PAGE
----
Lately, I have taken to driving around with a paper sack full of books in my car--not review books, but old books of mine that have been read and loved but maybe not loved quite enough to keep forever. Over the last few years I've given hundreds of them away---to friends, family, neighbors, Goodwill, to a used-bookstore that puts the value of the books into a fund for teachers so they can come and shop the store for free.
More recently, though, I've been seeding Little Free Libraries.
You know the drill--take a book, leave a book, maybe return a book. My St. Paul neighborhood has these little libraries everywhere; I see them on my dog-walking route and on my way to work, and a couple of weeks ago I noticed one in front of the cafe where I took my mother for lunch. (She scored a David Maraniss book about the 1960 summer Olympics from that one.)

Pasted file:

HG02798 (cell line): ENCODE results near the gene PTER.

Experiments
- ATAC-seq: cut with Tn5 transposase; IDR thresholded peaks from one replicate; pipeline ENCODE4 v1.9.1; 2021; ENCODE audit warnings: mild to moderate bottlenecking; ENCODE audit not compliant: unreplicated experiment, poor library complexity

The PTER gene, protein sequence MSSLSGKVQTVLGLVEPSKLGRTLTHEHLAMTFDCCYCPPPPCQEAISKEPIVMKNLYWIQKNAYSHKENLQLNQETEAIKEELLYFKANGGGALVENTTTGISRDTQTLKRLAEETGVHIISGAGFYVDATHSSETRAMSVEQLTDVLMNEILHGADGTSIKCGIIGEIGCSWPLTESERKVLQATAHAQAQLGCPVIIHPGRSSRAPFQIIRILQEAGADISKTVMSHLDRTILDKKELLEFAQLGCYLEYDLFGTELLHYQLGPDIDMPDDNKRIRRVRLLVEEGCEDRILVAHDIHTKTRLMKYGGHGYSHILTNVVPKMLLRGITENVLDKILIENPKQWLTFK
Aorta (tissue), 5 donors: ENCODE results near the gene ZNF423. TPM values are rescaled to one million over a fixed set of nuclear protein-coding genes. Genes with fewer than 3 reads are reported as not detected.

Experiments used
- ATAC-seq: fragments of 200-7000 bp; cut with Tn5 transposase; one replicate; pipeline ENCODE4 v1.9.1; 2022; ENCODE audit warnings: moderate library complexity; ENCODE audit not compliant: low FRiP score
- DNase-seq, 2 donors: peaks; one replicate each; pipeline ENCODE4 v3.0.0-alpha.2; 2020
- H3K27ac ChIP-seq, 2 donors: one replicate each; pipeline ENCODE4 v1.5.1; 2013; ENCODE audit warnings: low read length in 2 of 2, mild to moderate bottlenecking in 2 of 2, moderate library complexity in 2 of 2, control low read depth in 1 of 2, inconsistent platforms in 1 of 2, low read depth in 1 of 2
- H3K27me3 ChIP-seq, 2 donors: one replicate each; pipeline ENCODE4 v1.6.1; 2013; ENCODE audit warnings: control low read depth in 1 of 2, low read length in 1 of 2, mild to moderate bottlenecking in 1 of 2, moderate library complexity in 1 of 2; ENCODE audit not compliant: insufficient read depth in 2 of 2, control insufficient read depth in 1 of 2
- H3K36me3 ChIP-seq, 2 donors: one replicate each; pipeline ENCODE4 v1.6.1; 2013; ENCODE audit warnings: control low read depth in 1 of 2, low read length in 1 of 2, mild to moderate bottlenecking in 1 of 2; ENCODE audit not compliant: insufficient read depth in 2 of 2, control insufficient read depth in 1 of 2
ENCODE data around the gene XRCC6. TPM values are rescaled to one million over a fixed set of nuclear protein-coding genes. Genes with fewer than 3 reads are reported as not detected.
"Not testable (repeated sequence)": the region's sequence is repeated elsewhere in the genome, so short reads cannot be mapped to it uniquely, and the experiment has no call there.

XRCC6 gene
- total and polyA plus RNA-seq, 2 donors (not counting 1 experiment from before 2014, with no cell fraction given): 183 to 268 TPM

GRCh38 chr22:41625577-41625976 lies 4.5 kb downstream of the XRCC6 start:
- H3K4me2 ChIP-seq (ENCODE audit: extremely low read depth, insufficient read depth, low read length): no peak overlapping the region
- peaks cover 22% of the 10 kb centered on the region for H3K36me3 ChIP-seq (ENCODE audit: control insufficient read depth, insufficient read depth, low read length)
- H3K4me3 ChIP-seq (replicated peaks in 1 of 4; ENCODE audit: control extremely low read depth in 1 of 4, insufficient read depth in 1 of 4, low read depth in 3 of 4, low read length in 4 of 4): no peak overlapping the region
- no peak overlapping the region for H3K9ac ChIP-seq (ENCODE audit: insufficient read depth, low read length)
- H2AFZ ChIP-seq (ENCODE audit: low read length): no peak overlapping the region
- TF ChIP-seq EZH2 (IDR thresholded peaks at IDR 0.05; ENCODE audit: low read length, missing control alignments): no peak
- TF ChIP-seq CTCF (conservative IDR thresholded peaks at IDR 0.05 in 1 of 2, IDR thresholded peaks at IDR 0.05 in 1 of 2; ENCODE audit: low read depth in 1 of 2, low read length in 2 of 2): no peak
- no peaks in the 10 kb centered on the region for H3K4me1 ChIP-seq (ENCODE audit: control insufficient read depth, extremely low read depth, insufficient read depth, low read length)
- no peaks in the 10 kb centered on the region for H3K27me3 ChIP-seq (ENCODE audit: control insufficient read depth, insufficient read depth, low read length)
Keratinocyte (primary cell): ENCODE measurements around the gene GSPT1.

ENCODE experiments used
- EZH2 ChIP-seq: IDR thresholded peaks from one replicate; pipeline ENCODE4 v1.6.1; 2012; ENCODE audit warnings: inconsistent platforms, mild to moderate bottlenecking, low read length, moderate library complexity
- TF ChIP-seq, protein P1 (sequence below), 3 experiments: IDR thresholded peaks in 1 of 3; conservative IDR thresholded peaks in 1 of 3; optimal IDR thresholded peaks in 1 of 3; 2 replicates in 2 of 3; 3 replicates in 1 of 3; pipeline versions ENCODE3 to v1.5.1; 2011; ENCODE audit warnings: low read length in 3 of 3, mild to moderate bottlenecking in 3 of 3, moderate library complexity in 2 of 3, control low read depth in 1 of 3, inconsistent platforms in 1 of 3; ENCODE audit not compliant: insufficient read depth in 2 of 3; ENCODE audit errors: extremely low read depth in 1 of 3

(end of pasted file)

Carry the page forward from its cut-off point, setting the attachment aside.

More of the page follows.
If you're unfamiliar with Little Free Libraries, here's a Strib story from three years ago telling you what they are.
If you're interested in starting a library of your own, here's a nice story from the Milwaukee Journal-Sentinel about 10 things to know beforehand.
And if you still want to know more, watch for my story--I think it will run on Saturday--about Eireann Lorsung, the Coffee House Press poet who is in residence at the Little Free Library on East Lake Street in Minneapolis.
For now, here's a little photo collection of the libraries I've been seeding. Try it! Once I started looking for them, I found more than I had ever noticed before. And I got to know the byways and backstreets of my neighborhood much better. (The library above is in the Churchill garden, which is tended by neighbors.)
This is the first one I noticed in our neighborhood, several years ago. It has a solar panel, which powers the interior light, and a park bench across from it so you can browse in comfort.
This one was built by Girl Scouts.
I love the little frog handle on this one.